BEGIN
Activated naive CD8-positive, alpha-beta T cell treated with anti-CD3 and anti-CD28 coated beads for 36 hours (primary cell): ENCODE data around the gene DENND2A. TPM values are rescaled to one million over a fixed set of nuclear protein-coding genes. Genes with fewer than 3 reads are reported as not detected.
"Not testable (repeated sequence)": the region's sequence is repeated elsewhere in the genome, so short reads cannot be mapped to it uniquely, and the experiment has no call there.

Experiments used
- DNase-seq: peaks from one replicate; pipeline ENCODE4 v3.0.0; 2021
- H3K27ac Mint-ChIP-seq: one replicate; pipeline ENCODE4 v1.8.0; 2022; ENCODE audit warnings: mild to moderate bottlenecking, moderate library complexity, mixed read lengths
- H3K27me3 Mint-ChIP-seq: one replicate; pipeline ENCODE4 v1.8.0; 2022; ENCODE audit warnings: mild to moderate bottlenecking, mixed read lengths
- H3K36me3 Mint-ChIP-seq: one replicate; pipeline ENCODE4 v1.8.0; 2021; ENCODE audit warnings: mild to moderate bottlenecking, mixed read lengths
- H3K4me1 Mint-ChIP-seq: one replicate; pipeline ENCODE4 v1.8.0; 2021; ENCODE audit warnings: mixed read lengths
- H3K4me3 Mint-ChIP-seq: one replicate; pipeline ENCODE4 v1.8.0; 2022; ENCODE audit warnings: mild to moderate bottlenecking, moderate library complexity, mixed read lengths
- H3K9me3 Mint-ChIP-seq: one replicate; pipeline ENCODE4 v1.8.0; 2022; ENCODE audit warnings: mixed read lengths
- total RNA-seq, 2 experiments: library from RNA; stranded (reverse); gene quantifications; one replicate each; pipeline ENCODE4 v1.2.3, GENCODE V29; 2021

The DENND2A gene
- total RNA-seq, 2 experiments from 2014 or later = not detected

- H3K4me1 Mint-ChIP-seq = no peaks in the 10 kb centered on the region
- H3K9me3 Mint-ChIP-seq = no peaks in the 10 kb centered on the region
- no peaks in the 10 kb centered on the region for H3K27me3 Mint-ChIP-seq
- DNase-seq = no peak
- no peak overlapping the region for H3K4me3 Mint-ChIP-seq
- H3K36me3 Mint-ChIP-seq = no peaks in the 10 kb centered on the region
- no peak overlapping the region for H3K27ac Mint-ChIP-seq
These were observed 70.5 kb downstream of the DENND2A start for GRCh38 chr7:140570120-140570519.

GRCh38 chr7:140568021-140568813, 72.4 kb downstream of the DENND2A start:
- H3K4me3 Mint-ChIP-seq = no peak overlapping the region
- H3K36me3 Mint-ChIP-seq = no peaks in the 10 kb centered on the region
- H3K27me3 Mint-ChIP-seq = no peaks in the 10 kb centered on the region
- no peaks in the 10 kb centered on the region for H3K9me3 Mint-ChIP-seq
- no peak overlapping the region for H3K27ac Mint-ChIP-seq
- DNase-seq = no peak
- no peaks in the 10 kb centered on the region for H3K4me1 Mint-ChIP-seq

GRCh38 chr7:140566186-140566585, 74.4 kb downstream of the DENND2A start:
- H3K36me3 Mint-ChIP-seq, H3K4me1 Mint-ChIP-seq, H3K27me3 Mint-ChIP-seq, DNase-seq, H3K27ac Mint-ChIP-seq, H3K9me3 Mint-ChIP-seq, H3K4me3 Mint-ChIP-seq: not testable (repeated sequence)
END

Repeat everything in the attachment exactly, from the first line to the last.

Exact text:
Activated naive CD8-positive, alpha-beta T cell treated with anti-CD3 and anti-CD28 coated beads for 36 hours (primary cell): ENCODE data around the gene DENND2A. TPM values are rescaled to one million over a fixed set of nuclear protein-coding genes. Genes with fewer than 3 reads are reported as not detected.
"Not testable (repeated sequence)": the region's sequence is repeated elsewhere in the genome, so short reads cannot be mapped to it uniquely, and the experiment has no call there.

Experiments used
- DNase-seq: peaks from one replicate; pipeline ENCODE4 v3.0.0; 2021
- H3K27ac Mint-ChIP-seq: one replicate; pipeline ENCODE4 v1.8.0; 2022; ENCODE audit warnings: mild to moderate bottlenecking, moderate library complexity, mixed read lengths
- H3K27me3 Mint-ChIP-seq: one replicate; pipeline ENCODE4 v1.8.0; 2022; ENCODE audit warnings: mild to moderate bottlenecking, mixed read lengths
- H3K36me3 Mint-ChIP-seq: one replicate; pipeline ENCODE4 v1.8.0; 2021; ENCODE audit warnings: mild to moderate bottlenecking, mixed read lengths
- H3K4me1 Mint-ChIP-seq: one replicate; pipeline ENCODE4 v1.8.0; 2021; ENCODE audit warnings: mixed read lengths
- H3K4me3 Mint-ChIP-seq: one replicate; pipeline ENCODE4 v1.8.0; 2022; ENCODE audit warnings: mild to moderate bottlenecking, moderate library complexity, mixed read lengths
- H3K9me3 Mint-ChIP-seq: one replicate; pipeline ENCODE4 v1.8.0; 2022; ENCODE audit warnings: mixed read lengths
- total RNA-seq, 2 experiments: library from RNA; stranded (reverse); gene quantifications; one replicate each; pipeline ENCODE4 v1.2.3, GENCODE V29; 2021

The DENND2A gene
- total RNA-seq, 2 experiments from 2014 or later = not detected

- H3K4me1 Mint-ChIP-seq = no peaks in the 10 kb centered on the region
- H3K9me3 Mint-ChIP-seq = no peaks in the 10 kb centered on the region
- no peaks in the 10 kb centered on the region for H3K27me3 Mint-ChIP-seq
- DNase-seq = no peak
- no peak overlapping the region for H3K4me3 Mint-ChIP-seq
- H3K36me3 Mint-ChIP-seq = no peaks in the 10 kb centered on the region
- no peak overlapping the region for H3K27ac Mint-ChIP-seq
These were observed 70.5 kb downstream of the DENND2A start for GRCh38 chr7:140570120-140570519.

GRCh38 chr7:140568021-140568813, 72.4 kb downstream of the DENND2A start:
- H3K4me3 Mint-ChIP-seq = no peak overlapping the region
- H3K36me3 Mint-ChIP-seq = no peaks in the 10 kb centered on the region
- H3K27me3 Mint-ChIP-seq = no peaks in the 10 kb centered on the region
- no peaks in the 10 kb centered on the region for H3K9me3 Mint-ChIP-seq
- no peak overlapping the region for H3K27ac Mint-ChIP-seq
- DNase-seq = no peak
- no peaks in the 10 kb centered on the region for H3K4me1 Mint-ChIP-seq

GRCh38 chr7:140566186-140566585, 74.4 kb downstream of the DENND2A start:
- H3K36me3 Mint-ChIP-seq, H3K4me1 Mint-ChIP-seq, H3K27me3 Mint-ChIP-seq, DNase-seq, H3K27ac Mint-ChIP-seq, H3K9me3 Mint-ChIP-seq, H3K4me3 Mint-ChIP-seq: not testable (repeated sequence)